All recordings can be accessed from the Michel Foucault Audio Archive, http://www.lib.berkeley.edu/MRC/foucault/mfaa.html
This collection was generously donated to the Media Resources Center by Paul Rabinow, Professor of Social Cultural Anthropology and digitized and edited by Gisèle Binder, Operations Supervisor, Media Resources Center.
Gary Handman Director
Media Resources Center
Moffitt Library, UC Berkeley
The summer affords time for a round-up of web sites recently encountered and of potential interest to those who work in the Romance languages:
Biblioteca Medici Laurenciana – more than 1655 manuscripts of the 3900 in the Florentine library’s Plutei collection have been digitized and are available here.
Catalogue of Digitized Medieval Manuscripts – launched in 2009, this project of UCLA’s Center for Medieval and Renaissance Studies Center aims to provide a single finding aid for digitized medieval manuscripts available on the web. See also Digital Scriptorium.
Digital Studies / Le champ numérique – a refereed academic journal, publishing three times a year and serving as a formal arena for scholarly activity and as an academic resource for researchers in the digital humanities.
La Enciclopedia del Museo del Prado – freely available digital conversion of the 4-volume print tool published in 2006 by Fundación Amigos del Museo del Prado and Tf editores.
Études Photographiques – published by the Société française de photographie with the CNL, CNRS and l’université de Ryerson, this open-access journal is one of many titles available through the Revues.org portal which provides access to more than 254 OA publications. http://etudesphotographiques.revues.org
Manioc, nouvelle bibliothèque numérique partenaire – this digital library of primary sources from the Caribbean, the Amazon, and the Guyana Plateau also provides full text to the open-access journal Études caribéennes.
PLEAIADI – the “Portale per la Letteratura scientifica Elettronica Italiana su Archivi aperti e Depositi Istituzionali” aims at building a national Italian platform that offers centralized access to the scholarly literature archived in Italian open-access repositories.
The Renaissance in Print: 16th Century French Books in the Douglas Gordon Collection – comprises over 600 digitized volumes of French books from the sixteenth century on religion, philosophy, medicine, astronomy, travel and architecture all held by the University of Virginia.
Salon du Livre podcasts – downloadable MP3s from the Paris book fair held every year in March. Includes talks with Jean-Claude Carrière, Frédéric Beigbeder, Fatou Diome, Georges Balandier, Jean-Luc Nancy, Véronique Ovaldé , Antonio Lobo Antunes, Enrique Vila-Matas, and more.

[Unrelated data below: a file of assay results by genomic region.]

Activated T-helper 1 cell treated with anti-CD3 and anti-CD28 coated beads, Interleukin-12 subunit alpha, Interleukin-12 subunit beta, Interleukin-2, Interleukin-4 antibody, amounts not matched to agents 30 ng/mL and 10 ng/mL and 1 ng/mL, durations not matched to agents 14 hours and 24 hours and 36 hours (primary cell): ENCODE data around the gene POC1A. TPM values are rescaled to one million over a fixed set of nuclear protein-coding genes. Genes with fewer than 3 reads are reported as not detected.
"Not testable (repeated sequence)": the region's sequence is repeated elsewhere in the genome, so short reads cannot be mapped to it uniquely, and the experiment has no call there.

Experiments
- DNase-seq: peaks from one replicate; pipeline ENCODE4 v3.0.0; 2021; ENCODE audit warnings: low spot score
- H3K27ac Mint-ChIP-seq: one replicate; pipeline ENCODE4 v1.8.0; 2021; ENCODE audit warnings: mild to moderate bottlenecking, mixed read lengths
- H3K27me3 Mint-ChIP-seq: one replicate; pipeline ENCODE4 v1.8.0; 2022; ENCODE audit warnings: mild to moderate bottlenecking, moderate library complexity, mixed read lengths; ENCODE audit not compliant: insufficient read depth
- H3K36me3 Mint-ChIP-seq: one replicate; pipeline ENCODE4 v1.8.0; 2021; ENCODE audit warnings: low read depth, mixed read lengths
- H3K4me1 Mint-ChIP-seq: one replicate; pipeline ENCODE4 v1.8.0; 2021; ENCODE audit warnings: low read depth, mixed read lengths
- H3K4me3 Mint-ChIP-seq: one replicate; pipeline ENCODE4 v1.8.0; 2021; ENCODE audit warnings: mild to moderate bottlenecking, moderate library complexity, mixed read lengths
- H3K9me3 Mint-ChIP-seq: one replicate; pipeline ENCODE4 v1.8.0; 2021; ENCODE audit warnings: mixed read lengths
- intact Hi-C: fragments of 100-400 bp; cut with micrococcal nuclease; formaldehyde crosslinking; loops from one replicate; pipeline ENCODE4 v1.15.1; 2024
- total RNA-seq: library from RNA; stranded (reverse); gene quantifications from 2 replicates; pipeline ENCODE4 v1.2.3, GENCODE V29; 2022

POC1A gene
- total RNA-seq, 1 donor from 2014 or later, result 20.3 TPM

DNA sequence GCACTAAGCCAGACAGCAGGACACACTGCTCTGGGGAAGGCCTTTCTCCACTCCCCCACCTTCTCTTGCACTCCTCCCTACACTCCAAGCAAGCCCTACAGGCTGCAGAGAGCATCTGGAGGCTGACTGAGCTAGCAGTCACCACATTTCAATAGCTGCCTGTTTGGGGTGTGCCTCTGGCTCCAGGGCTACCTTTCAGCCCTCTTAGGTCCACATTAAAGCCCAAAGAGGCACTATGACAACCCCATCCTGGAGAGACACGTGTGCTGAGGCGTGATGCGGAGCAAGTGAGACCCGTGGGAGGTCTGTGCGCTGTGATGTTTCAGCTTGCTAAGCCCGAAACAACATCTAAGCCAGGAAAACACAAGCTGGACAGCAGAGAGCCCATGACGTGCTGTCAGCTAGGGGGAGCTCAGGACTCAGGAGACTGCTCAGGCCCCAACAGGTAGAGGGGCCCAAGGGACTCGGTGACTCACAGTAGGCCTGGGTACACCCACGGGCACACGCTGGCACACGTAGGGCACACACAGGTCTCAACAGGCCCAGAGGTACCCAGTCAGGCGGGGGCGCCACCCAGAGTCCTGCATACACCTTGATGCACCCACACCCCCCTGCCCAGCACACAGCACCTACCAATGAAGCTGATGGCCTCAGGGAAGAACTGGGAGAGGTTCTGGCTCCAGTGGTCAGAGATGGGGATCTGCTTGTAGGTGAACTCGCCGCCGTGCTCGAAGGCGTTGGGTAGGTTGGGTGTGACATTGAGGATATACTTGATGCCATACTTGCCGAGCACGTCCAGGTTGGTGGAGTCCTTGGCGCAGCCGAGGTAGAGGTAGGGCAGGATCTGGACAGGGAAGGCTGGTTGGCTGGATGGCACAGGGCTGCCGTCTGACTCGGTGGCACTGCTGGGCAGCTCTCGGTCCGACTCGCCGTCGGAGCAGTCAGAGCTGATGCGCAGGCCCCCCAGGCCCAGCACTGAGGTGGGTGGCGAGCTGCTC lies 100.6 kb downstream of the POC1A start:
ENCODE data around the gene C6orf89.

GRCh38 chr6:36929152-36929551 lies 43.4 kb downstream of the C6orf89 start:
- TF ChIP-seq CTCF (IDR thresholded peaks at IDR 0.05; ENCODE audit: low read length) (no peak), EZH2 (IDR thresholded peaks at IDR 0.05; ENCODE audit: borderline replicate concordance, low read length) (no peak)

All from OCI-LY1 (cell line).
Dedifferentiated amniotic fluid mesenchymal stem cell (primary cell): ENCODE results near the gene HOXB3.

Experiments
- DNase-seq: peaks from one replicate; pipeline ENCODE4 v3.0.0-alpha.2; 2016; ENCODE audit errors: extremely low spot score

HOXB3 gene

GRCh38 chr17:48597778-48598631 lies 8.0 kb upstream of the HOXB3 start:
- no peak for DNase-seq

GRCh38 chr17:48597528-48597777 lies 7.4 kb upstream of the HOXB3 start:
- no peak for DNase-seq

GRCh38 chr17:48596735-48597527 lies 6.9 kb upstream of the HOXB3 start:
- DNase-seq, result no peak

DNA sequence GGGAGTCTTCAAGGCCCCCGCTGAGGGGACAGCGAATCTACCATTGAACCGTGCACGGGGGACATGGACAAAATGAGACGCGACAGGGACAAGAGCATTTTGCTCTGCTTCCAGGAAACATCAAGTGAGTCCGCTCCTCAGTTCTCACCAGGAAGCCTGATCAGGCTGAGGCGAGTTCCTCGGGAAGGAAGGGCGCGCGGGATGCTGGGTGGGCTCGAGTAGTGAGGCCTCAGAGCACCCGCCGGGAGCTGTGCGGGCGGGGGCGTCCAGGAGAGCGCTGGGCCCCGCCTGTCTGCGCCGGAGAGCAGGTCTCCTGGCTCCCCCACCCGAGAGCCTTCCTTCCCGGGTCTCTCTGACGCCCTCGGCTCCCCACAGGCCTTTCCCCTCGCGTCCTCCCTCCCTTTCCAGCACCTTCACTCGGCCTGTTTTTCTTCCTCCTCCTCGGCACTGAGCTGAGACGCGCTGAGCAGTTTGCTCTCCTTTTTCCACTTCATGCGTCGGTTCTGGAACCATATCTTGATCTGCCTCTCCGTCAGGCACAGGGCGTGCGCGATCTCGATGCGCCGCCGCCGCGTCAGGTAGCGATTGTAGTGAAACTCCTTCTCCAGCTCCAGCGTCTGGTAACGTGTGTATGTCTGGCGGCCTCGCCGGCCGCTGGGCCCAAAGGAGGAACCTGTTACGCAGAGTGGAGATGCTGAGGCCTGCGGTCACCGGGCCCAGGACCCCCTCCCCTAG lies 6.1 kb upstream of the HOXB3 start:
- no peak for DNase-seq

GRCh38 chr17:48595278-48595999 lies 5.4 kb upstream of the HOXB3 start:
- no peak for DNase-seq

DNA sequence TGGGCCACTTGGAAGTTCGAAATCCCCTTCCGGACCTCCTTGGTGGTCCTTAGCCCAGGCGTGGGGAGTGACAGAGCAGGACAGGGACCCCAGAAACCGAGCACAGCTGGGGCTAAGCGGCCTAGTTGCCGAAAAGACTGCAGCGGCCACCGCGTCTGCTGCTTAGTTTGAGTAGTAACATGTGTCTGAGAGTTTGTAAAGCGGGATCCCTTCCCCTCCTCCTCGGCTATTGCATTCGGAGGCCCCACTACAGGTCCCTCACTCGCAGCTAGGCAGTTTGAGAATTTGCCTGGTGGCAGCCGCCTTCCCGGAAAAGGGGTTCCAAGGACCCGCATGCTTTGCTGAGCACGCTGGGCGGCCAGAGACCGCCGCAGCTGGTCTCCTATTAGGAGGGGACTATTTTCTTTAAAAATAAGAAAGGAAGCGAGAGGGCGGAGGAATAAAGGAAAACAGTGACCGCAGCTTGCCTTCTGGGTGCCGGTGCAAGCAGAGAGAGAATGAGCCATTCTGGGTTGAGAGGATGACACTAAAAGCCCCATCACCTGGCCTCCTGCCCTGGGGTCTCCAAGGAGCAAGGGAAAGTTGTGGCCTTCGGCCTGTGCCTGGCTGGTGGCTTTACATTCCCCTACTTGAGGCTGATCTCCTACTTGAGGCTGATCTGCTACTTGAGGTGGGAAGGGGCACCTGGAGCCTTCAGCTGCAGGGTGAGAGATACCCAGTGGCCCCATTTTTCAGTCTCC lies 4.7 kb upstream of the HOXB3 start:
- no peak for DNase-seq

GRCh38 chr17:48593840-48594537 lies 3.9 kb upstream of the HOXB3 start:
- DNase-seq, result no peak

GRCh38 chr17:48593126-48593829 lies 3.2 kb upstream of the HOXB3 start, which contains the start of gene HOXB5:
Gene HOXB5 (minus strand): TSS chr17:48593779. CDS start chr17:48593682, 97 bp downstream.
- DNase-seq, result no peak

Traces – An open-access bibliographical database on Catalan language and literature. The TRACES project was created in 1987 by the Grup d’Estudis de Literatura Catalana Contemporània (GELCC) from the Universitat Autònoma de Barcelona.
Vocabulários Ortográficos da Língua Portuguesa – two new and complementary, if not competing, orthographical dictionaries were published earlier this year. The searchable online versions are freely available:
Vocabulário ortográfico da língua portuguesa (Academia Brasileira de Letras – 5.ª ed. 2009)
Vocabulário ortográfico da língua portuguesa (Porto Editora – 1.ª ed. 2009)
La voix de Gilles Deleuze en ligne – sponsored by L’association Siècle DeleuzienV and Le Groupe Esthétique, Représentations, Savoirs (une équipe de recherche de l’Université de Paris 8), hosts hundreds of hours of MP3s mostly from the 1980s.
*An extremely high-res. version of José Jiménez Aranda’s Playa de Chipiona at the top of this post is available on the Museo del Prado’s web site.
Interesting blog/directory that profiles online journals, mostly open access, in all languages from all over the world. It’s browseable by language and subject. Just to list a few that are included: L’Esprit des journaux, Terminal: Technologie de l’information et societe, Anuari de la Societat Catalana de Filosofia, Pessoa: Revista de literatura lusofona, Revista Espanola de Sociologia, Etudes Ricoeuriennes/Ricoeur Studies, Quadeni del Dipartimento di Storia, etc.
Harvard University Press’ web site makes available a dozen of the many songs that could be heard everywhere in Paris at the time of the so-called 1749 “Affair of the Fourteen” – subject of Robert Darnton’s most recent book Poetry and the Police: Communication Networks in Eighteenth-Century Paris. The lyrics have been transcribed from contemporary chansonniers, and their melodies, identified by the first lines or titles of the songs, come from eighteenth-century sources collected in the Département de musique of the Bibliothèque nationale de France. They have been recorded by Hélène Delavault, accompanied on the guitar by Claude Pavy and provide an audio supplement to Darnton’s amusing inquiry into the infamous police crackdown on ordinary citizens for unauthorized poetry recitals during the reign of Louis XV. Click here to listen to An Electronic Cabaret: Paris Street Songs, 1748-50.